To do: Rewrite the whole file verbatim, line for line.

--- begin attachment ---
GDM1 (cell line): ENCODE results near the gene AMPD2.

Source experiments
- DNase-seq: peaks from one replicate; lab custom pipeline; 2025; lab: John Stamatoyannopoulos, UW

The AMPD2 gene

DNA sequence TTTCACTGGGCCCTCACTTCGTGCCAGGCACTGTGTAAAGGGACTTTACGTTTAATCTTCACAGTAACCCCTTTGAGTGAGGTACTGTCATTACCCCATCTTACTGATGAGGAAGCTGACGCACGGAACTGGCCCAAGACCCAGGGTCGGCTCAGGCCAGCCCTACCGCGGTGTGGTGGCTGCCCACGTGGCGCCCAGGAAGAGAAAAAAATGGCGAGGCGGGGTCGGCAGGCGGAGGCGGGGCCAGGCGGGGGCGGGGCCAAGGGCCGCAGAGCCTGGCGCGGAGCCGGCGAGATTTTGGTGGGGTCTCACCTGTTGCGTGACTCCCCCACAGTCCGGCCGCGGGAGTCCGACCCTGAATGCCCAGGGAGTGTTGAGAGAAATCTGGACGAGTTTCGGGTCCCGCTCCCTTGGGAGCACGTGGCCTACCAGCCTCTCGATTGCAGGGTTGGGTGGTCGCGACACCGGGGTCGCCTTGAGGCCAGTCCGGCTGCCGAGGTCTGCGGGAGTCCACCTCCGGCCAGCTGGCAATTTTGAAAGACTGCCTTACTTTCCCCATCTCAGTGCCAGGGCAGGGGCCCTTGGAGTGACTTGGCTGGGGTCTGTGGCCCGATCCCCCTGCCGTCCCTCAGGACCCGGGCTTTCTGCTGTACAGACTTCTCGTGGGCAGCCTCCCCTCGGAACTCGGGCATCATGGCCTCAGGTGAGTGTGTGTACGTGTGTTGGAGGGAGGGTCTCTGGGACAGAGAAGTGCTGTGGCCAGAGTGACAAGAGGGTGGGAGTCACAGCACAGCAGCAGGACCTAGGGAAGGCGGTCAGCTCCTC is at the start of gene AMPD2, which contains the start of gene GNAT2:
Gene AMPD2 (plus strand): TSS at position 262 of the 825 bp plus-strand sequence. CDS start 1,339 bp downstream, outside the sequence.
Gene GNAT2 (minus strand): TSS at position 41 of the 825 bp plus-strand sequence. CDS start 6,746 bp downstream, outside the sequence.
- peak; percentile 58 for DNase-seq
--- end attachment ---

GDM1 (cell line): ENCODE results near the gene AMPD2.

Source experiments
- DNase-seq: peaks from one replicate; lab custom pipeline; 2025; lab: John Stamatoyannopoulos, UW

The AMPD2 gene

DNA sequence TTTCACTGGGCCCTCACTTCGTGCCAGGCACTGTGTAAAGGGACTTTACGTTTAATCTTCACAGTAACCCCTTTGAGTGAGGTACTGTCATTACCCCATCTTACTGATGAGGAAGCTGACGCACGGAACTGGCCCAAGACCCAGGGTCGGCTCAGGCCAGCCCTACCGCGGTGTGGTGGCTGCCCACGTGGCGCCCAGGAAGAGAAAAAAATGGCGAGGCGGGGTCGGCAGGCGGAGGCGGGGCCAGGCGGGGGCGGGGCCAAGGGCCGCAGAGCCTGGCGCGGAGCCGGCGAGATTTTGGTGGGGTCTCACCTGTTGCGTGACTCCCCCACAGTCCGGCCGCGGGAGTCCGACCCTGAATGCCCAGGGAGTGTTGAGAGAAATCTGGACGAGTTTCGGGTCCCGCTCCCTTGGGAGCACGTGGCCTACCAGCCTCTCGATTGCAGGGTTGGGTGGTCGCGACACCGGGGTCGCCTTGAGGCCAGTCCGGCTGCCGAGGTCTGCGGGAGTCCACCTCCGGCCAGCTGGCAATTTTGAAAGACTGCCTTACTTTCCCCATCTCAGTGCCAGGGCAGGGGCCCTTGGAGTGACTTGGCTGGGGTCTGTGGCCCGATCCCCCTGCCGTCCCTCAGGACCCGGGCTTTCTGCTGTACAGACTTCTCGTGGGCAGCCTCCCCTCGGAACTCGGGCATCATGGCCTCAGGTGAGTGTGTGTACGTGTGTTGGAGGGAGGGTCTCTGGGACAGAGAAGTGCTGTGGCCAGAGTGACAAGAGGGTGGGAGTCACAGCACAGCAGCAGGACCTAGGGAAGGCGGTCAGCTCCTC is at the start of gene AMPD2, which contains the start of gene GNAT2:
Gene AMPD2 (plus strand): TSS at position 262 of the 825 bp plus-strand sequence. CDS start 1,339 bp downstream, outside the sequence.
Gene GNAT2 (minus strand): TSS at position 41 of the 825 bp plus-strand sequence. CDS start 6,746 bp downstream, outside the sequence.
- peak; percentile 58 for DNase-seq